Banks have won a major legal battle against Libor lawsuits, though the war is far from over.
Late on Friday, a federal judge dismissed Libor lawsuits against 16 banks, including JPMorgan Chase and Bank of America, partly because the plaintiffs couldn't jump through all of the necessary hoops to show how they had been harmed by violations of U.S. antitrust laws.
At first glance, this harkens back to the earliest days of the Libor scandal, way back in 2012, when bank defenders said, sure, OK, maybe banks were straight-up manipulating this key interest rate, which affects everything from municipal borrowing costs to trillions of dollars in derivatives. But so what? Who was harmed by such a thing, and how?
The answer is that a lot of different people, both humans and corporate people, were harmed, including those municipal borrowers and counterparties in derivatives trades, to name just a few. But figuring out how much these people were harmed always threatened to be a little tricky. Libor rates of different durations were generated every day, affecting investors and borrowers all over the world a little bit at a time. Adding all of that up would seem to be a nightmare.
That is one reason why the estimates of how much banks were going to end up paying in Libor lawsuits have ranged from $176 billion on the high end to $7.8 billion on the low end, an uncertainty gap wide enough to raise a large extended family in, with room to spare.
Having a federal judge toss out more than two dozen Libor cases at once lowers the odds that the banks will have to pay close to the high end of those estimates. Reuters writes:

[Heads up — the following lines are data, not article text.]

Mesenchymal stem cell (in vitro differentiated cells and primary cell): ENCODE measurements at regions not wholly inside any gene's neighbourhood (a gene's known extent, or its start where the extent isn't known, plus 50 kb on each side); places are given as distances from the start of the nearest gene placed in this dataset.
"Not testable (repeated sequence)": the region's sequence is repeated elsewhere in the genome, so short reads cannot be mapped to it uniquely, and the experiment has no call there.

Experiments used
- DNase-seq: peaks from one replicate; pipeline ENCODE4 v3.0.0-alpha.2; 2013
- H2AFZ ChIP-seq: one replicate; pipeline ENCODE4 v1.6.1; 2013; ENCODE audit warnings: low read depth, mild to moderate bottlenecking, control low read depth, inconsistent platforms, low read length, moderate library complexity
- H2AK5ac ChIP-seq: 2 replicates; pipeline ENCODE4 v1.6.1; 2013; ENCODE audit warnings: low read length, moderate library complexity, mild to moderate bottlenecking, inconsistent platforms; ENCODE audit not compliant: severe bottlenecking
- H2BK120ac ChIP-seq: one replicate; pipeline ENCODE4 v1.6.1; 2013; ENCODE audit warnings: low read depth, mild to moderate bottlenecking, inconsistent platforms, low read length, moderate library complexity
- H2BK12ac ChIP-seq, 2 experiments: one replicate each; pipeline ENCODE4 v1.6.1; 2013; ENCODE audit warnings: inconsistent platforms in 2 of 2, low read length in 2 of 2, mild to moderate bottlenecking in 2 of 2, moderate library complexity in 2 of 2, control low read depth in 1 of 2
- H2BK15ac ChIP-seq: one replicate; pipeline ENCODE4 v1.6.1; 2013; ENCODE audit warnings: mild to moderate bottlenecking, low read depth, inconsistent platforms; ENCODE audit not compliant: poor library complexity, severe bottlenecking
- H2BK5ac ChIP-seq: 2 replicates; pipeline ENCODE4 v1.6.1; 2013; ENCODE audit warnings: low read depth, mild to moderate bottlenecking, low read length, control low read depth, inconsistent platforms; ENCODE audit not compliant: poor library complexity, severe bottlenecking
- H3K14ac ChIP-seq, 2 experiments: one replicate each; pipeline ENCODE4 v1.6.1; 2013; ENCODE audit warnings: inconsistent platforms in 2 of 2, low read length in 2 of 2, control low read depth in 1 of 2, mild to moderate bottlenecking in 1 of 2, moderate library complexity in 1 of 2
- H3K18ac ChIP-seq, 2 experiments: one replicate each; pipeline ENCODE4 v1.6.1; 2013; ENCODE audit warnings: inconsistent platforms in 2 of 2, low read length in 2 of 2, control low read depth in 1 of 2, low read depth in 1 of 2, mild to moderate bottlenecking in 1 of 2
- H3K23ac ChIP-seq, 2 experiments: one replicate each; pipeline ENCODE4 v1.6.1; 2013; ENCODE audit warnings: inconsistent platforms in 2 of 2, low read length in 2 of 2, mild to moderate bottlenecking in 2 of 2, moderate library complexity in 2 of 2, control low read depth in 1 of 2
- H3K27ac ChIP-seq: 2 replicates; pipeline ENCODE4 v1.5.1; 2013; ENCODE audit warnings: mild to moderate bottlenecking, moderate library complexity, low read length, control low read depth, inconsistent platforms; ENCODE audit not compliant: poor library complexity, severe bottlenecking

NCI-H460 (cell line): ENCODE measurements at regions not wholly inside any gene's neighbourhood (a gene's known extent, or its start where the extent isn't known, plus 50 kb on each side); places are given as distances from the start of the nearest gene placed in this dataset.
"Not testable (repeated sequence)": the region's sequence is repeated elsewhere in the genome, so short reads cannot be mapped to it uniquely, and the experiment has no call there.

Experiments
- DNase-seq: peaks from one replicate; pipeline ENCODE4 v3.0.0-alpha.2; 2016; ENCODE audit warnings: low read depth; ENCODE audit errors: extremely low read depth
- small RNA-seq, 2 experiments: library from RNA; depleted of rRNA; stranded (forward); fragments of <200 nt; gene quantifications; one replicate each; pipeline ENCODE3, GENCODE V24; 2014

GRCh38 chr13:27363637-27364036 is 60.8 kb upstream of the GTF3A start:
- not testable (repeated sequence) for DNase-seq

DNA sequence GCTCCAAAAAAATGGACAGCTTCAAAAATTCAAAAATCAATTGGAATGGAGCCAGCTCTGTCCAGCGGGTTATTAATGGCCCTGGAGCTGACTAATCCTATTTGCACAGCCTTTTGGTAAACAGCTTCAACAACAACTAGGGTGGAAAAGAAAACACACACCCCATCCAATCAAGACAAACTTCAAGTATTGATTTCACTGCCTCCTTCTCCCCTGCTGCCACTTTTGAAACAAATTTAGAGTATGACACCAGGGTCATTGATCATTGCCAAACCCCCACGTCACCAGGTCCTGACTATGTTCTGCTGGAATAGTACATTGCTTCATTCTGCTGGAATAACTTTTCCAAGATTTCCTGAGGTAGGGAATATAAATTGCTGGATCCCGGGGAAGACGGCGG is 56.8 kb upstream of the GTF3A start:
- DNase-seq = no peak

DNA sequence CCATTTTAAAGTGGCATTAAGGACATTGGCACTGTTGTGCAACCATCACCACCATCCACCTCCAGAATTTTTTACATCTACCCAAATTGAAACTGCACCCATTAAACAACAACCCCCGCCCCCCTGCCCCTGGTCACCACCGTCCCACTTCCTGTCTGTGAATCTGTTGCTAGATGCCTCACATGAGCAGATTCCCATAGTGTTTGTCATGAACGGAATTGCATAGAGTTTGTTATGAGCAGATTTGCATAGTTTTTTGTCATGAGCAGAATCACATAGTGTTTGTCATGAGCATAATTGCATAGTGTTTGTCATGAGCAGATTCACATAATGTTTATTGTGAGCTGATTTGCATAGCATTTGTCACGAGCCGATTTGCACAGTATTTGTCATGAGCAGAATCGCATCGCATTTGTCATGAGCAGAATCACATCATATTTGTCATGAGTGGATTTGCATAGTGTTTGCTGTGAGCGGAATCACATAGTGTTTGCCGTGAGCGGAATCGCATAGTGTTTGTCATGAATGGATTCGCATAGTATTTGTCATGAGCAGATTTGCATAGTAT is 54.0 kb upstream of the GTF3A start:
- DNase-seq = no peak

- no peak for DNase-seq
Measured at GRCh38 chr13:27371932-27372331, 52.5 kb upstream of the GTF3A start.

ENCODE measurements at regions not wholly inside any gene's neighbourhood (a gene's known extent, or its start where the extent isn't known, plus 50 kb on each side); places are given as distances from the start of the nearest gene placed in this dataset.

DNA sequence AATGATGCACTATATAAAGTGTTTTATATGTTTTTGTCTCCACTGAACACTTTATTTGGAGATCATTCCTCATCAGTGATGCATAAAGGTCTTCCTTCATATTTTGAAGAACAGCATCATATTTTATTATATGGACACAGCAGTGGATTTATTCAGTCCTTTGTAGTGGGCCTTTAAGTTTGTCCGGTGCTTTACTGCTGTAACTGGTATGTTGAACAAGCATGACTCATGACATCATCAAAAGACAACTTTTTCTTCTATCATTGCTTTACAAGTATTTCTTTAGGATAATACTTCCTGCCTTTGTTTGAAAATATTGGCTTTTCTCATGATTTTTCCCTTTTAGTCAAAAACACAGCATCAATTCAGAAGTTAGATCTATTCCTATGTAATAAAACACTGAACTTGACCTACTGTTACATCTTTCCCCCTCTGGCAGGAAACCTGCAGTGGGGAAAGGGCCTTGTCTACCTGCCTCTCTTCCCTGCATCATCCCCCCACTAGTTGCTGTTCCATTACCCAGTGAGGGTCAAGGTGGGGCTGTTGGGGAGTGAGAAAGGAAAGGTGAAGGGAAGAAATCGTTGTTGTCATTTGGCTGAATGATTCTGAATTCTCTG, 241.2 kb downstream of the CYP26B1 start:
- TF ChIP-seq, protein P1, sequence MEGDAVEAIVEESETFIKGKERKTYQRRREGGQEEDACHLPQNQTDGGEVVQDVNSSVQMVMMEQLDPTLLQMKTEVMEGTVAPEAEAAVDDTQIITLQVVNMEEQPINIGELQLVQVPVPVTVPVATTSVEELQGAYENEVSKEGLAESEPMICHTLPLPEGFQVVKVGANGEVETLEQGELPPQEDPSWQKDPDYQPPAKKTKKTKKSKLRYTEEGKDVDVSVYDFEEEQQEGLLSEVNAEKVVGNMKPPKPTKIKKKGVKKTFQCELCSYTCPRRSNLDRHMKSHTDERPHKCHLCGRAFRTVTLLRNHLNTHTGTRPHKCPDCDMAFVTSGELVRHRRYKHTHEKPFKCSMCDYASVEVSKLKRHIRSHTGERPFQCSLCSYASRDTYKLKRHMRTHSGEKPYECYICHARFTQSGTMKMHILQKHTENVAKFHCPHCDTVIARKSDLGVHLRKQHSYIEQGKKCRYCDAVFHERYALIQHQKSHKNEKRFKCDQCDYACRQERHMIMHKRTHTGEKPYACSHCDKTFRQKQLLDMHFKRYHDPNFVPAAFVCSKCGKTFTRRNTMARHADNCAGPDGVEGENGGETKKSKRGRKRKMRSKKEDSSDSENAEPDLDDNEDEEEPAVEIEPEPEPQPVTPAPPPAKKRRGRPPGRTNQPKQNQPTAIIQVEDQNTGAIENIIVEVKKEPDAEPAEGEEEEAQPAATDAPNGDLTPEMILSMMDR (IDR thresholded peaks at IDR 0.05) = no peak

While the door was left open for private litigants to refile lawsuits, Buchwald's decision may make it more likely that banks will talk settlement with a significant win in their pocket. The decision also could cast doubt on some of the highest analyst projections about potential Libor damages, and quell some concerns that the banks have not reserved enough for litigation expenses.
In the cases just dismissed, the plaintiffs included a bunch of big institutional bond investors, including pension funds and money managers like Charles Schwab. Many of them argue they were cheated out of some bond income because Libor rates were set too low during the crisis. Barclays, UBS and Royal Bank of Scotland -- among the many defendants in these lawsuits -- have already paid more than $2.5 billion collectively to settle charges that they were manipulating rates, including setting them too low during the crisis, and many more such settlements are on the way.
So what's the problem? It sounds like the judge saw a bunch of technical issues, including a lack of standing to sue the banks either under antitrust laws or the Racketeer Influenced and Corrupt Organizations statutes, which are typically used against the mob.
The judge let some claims under different laws proceed, however. Lawsuits by derivatives traders are going forward. As the New York Times' Peter Henning points out, this setback does not affect Freddie Mac's recent lawsuit against the banks over Libor. And this judge's ruling might still be overturned on appeal.
The judge also pointed out that recent regulatory settlements by Barclays and other banks had brought new evidence to light, including embarrassing emails that show traders asking each other to manipulate rates. Plaintiffs' lawyers could find ways to use that evidence to build better lawsuits and try again.
Regulators, who have a lot more leverage over banks than civil plaintiffs, will keep extracting cash in settlements as the months go forward. But if Libor victims can't make the banks pay more in court, then this whole Libor scandal may well end up being more like the Grenada invasion than World War III.